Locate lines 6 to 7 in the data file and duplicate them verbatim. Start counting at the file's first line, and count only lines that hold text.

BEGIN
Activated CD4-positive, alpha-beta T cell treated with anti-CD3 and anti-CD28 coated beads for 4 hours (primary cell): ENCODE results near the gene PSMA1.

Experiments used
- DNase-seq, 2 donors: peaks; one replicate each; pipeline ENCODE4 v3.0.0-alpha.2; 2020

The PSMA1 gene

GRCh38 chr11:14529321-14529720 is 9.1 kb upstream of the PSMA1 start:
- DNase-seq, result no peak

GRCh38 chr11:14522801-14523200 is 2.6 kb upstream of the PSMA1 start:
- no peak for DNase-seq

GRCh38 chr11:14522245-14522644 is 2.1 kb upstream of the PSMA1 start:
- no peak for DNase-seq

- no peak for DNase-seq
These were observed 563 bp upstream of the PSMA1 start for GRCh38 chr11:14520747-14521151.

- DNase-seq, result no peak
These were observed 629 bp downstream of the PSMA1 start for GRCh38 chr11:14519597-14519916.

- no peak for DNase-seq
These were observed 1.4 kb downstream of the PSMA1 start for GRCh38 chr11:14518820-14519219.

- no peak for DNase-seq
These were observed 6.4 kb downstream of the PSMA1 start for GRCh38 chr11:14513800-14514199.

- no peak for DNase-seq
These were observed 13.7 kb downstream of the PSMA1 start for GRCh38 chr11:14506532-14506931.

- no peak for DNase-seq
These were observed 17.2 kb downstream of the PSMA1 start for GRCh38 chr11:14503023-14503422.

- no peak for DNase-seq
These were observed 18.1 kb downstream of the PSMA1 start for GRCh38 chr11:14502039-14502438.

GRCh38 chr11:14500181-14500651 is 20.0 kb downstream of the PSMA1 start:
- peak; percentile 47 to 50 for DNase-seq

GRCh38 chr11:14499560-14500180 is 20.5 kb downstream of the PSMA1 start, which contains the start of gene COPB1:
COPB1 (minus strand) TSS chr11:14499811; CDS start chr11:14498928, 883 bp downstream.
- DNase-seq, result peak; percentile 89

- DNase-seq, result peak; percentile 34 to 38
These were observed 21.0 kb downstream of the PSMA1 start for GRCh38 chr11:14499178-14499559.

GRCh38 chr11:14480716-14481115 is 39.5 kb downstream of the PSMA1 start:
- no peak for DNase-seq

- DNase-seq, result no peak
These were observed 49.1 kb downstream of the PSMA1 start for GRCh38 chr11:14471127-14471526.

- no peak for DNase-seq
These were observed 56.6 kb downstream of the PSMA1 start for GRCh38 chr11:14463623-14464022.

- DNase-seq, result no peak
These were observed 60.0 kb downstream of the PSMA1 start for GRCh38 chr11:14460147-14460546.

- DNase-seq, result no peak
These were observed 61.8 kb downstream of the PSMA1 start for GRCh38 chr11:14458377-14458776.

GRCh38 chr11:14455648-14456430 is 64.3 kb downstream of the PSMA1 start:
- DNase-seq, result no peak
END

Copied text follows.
- DNase-seq, result no peak

GRCh38 chr11:14522801-14523200 is 2.6 kb upstream of the PSMA1 start: